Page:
Comment on CNN’s Death Row Stories from Richard Kiger
Tonight (Duckett [the death row inmate]) is interesting if only because it suggests that some on death row may be there for a good reason. The prosecutor this time did not seem to be as irresponsible as in earlier episodes. Actually, he was pretty decent. There are still problems with Brady material, questionable evidence from a lab (the FBI), unreliable witnesses, what is probably poor training of officers with respect to gathering evidence, and credibility issues.
I am a little surprised that Frank [the investigator] went to Edna Buchanan [the journalist] when he did and that she published without checking things out more carefully. It’s understandable she feels burned and his credibility is now at issue, at least in terms of his judgment and procedural skills. It also troubles me that the defendant seemed, to me, a little cavalier about the situation during the interview.
The allegedly related case in the neighboring county is interesting also. The evidence of misconduct seems pretty thin in terms of what we were told. Can his wife testify against him? I don’t know. There may be a disqualification here because they were married at the time. On the other hand, it does not appear that he told her anything, but, rather, that she observed something, that is, he came home with tangible items that she saw and this made her wonder what he had done. That could be a critical distinction. If she can testify, it remains a good question whether she has a motive to get rid of him, and we don’t know based on what we have been told.
The defense lawyer was a poor choice, it seems. It sounds as though he didn’t do much of anything. On the other hand, what did he have to work with, that is, did he have the resources to conduct discovery and perhaps hire a private detective (something hinted at by the woman who recanted and then un-recanted). Mounting a defense to a case is very expensive; all litigation is expensive. This is one of the problems with a public defender as the defense lawyer: you may be getting a dedicated advocate who is very experienced and knowledgeable, but who is hamstrung by lack of resources to do these very things. Some public defenders are not much, but many are very good lawyers who do their best and work for justice for their clients. I am not knocking PDs, but pointing out that the system does not always allow them to do the kind of job they would like to do.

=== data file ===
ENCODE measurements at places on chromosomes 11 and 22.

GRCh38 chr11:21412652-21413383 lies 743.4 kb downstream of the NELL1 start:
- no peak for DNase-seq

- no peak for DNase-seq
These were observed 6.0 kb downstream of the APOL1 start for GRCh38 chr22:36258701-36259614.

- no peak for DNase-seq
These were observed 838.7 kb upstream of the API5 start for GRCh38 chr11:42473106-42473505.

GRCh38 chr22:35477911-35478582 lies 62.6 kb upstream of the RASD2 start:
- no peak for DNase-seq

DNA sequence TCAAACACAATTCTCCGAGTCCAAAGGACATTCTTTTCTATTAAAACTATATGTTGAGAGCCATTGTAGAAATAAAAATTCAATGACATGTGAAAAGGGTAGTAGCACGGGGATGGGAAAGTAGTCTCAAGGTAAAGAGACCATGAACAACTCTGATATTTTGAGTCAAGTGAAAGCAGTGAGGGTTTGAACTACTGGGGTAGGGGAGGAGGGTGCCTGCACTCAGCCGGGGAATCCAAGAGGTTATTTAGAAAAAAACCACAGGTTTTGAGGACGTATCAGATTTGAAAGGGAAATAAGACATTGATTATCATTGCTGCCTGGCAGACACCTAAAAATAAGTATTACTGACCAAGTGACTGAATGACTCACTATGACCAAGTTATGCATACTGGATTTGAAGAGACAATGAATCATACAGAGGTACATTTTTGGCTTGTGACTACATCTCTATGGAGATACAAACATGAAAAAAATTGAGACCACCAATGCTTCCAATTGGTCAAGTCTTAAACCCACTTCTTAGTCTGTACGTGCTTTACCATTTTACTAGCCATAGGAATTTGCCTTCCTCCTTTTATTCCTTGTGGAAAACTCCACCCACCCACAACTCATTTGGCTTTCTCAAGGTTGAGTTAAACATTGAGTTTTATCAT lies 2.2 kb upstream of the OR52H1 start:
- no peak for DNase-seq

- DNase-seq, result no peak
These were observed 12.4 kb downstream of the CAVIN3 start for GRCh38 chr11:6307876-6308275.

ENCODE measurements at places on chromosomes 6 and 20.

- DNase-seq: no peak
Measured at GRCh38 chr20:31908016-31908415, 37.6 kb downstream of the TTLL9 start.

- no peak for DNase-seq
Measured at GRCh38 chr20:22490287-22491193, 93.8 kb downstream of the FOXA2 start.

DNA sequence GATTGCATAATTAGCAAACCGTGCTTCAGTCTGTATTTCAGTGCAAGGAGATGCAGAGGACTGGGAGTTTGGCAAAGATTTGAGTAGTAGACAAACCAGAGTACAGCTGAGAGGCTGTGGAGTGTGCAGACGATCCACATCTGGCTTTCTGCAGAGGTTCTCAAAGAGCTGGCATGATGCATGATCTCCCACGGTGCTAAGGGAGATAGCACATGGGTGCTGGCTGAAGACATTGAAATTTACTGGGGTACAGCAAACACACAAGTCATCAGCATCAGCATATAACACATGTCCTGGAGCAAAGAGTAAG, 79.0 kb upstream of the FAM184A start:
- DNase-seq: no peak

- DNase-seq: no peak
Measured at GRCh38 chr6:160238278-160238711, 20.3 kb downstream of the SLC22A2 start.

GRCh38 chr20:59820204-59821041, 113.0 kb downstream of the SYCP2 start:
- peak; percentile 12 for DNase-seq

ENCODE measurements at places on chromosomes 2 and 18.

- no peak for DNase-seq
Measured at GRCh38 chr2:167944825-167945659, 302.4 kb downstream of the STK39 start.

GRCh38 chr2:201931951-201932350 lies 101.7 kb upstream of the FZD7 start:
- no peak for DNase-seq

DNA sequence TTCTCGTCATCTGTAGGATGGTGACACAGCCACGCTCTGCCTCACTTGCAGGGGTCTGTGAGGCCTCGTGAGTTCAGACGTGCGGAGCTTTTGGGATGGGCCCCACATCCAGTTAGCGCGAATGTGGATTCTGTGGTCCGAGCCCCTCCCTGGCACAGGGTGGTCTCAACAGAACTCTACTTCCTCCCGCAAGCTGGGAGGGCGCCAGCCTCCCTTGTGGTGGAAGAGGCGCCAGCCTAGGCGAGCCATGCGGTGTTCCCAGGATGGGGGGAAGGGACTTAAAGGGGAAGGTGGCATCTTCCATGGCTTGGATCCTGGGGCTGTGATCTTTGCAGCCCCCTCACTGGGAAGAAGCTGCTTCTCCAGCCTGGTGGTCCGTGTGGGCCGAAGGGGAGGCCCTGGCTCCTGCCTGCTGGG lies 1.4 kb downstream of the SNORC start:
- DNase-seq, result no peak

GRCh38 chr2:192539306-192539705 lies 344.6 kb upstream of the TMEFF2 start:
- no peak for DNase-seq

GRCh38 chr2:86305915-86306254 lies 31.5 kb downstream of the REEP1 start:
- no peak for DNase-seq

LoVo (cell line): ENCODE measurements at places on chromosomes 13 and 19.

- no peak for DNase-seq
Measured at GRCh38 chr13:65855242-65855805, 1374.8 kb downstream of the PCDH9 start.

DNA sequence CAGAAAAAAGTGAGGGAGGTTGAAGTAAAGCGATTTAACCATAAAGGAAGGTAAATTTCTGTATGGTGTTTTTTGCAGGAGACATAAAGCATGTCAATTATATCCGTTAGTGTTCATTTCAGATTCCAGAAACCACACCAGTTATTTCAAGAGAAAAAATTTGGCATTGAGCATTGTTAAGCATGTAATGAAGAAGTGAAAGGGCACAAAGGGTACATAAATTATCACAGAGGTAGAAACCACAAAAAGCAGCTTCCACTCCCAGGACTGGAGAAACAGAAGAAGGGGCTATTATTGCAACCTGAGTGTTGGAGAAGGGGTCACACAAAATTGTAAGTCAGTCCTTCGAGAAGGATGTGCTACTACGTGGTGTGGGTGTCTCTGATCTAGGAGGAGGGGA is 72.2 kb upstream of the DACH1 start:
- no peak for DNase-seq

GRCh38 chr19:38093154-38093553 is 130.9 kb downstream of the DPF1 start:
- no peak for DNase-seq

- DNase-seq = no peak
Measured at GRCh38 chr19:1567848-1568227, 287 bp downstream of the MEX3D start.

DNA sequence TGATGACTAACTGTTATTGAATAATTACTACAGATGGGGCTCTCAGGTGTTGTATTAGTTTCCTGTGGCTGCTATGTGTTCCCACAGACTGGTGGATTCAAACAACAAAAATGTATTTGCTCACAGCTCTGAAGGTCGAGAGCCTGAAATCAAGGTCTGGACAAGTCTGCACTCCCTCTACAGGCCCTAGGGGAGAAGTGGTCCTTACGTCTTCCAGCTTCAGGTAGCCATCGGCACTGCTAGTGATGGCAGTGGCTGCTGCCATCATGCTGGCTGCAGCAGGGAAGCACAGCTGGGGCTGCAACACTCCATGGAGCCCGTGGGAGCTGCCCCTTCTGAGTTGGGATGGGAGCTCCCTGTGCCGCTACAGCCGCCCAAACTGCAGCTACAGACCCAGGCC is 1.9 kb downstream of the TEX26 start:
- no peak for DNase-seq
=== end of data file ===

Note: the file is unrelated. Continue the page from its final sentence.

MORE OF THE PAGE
When you put all these issues side by side, the case against Duckett seems pretty weak and it is natural to wonder if there was a miscarriage of justice. Frank’s misgivings about his innocence are problematic. As individuals, we are all entitled to our opinions as to whether someone is guilty. That’s not the point in a trial. The point is, did the government carry its burden to play by the rules and so present the jury with the evidence it needed to decide if the defendant was guilty beyond a reasonable doubt. I think we are entitled in this case, as presented, to conclude that the system was flawed and so Duckett should not have been convicted. Whether he is guilty of some other crime is irrelevant to this crime.
This brings up another issue. If there is a case against him in the other matter, why does prosecution in that case depend on whether he is set free in the case that was tried to the audience tonight? The answer, of course, is money, but that is cold comfort to the family of the girl who was killed. Is it not cruelly inconsistent to say that the family of the one girl deserve closure, but the family of the other girl can wait another 26 years before they get the same closure? That just doesn’t wash.
All in all, this is an interesting episode because the person on death row appears to deserve to be there, but not for the crime that brought him there. I take that to be the point of tonight’s episode, but if so, the presentation may have been a little subtle for the point that needs to be made. We remain where we have been, presented with a flawed system that is untrustworthy when it comes to convicting people for crimes they are alleged to have committed. I am not ignoring or minimizing the importance of many other reasons to abolish the death penalty, but merely trying to focus on the issue presented.